Featured Post

Beolover SyncDrive: DC Platter Motor Replacement for Beogram 4002 and 4004 (Type 551x and 552x)

Late Beogram 4002 and the 4004 (Types 551x and 552x), which have DC platter motors instead of the earlier synchronous AC motors usually suff...

Monday, February 7, 2022

Beogram 4000: Complete Functional Restoration

A while ago I received a Beogram 4000 from Germany 

for restoration before sending it on to a customer in California. This post shows my initial assessment.

Under the aluminum panels this unit was fairly original, except the messy partial replacement of the reservoir and motor capacitors done previously:

As usual, I started out by focusing on the carriage. This shows the arm lowering mechanism:
It is a good idea to remove the moving components and clean them of hardened old lubricants in an ultrasonic bath before putting the mechanism back together:
While the carriage is up, it is a good moment for restoring the three solenoid activated switches, which usually have bent terminals from earlier attempts to alleviate operational issues. This Beogram was a good example for this rule:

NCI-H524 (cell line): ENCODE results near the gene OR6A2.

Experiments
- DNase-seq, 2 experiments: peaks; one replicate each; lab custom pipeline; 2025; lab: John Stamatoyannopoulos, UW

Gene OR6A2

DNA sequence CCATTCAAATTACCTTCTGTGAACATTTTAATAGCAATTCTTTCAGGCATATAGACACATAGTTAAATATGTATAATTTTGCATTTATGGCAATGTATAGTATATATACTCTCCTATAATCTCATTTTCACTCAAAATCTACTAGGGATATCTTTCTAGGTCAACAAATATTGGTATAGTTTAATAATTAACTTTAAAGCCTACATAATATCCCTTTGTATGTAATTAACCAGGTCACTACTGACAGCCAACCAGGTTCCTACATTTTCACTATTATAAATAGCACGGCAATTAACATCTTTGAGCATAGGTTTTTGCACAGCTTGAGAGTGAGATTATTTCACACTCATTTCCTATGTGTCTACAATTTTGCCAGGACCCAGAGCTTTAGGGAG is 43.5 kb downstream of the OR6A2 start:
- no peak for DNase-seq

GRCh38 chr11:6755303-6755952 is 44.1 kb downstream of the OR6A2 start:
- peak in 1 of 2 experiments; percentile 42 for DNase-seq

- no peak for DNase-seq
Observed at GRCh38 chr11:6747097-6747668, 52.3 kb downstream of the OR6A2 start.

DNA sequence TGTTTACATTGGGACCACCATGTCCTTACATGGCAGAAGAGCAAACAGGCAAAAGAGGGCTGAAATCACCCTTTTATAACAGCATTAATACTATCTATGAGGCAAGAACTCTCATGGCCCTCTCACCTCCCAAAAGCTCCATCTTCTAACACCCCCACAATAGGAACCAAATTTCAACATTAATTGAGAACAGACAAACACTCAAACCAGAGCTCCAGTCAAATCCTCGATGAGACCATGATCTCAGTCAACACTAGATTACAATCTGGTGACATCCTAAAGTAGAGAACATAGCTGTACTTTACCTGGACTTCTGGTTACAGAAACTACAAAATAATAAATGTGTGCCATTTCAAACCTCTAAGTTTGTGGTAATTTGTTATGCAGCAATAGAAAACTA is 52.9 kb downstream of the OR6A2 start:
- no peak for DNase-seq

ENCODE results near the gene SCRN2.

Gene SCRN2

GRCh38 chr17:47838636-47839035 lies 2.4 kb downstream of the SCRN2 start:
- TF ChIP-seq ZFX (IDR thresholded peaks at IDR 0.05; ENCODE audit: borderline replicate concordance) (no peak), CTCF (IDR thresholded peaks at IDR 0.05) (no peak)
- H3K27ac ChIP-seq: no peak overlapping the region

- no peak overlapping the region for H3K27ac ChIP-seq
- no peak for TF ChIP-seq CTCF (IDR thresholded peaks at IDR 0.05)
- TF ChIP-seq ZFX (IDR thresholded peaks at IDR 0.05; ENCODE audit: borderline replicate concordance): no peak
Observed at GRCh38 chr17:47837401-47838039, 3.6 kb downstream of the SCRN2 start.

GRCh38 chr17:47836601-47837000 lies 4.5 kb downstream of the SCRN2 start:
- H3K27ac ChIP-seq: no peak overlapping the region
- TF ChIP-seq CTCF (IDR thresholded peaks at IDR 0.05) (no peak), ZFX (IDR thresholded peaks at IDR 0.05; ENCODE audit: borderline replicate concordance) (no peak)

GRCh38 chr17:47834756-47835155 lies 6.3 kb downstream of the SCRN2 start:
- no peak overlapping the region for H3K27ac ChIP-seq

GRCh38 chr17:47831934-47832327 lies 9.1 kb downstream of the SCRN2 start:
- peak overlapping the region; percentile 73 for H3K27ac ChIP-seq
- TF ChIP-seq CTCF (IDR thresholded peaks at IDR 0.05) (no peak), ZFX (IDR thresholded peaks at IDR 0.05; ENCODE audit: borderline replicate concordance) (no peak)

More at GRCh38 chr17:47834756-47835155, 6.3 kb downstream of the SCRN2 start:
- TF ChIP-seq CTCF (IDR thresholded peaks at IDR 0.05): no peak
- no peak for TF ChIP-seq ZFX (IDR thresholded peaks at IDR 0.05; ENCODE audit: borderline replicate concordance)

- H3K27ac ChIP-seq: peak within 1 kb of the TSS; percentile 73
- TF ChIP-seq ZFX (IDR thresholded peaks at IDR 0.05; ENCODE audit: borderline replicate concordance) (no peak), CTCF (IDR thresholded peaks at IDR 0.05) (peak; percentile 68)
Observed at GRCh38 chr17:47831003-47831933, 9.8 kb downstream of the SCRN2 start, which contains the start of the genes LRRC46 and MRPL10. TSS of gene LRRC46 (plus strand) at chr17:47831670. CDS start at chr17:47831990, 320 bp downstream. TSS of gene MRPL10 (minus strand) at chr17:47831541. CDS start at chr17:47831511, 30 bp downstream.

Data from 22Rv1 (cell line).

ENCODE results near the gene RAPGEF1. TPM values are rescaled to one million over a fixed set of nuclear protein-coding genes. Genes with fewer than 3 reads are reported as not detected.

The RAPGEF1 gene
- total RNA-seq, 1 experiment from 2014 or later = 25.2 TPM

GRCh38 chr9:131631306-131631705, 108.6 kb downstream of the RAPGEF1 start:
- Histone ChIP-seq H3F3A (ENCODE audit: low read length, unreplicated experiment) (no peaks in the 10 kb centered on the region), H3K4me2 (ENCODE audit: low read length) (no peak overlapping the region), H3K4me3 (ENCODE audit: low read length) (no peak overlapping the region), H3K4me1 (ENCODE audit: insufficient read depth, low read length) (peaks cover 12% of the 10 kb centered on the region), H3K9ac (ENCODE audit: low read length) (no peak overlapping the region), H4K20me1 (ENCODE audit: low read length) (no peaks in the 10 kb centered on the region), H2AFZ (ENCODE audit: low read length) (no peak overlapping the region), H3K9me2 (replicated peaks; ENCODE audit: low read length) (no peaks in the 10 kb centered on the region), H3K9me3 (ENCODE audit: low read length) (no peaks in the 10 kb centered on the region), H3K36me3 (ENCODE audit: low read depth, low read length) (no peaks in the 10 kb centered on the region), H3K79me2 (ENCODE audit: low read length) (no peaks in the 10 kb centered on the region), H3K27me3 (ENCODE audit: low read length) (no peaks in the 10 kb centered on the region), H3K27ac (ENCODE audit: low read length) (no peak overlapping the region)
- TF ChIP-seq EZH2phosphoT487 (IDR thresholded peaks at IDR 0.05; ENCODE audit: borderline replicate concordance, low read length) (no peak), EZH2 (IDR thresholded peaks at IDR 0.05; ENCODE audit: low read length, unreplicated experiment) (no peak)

I removed the three switches to extract the terminals:
This shows the 'nicely' oxidized removed terminals:
I also removed the switch terminals from the PCB that determines the carriage position and gold plated all of them:
Beogolden! Then it was time to reassemble the switches. This shows the solenoid switches
and this the carriage position switches. On this board I also replaced the as usual browned solenoid current limiting resistor with a modern unit of double Wattage: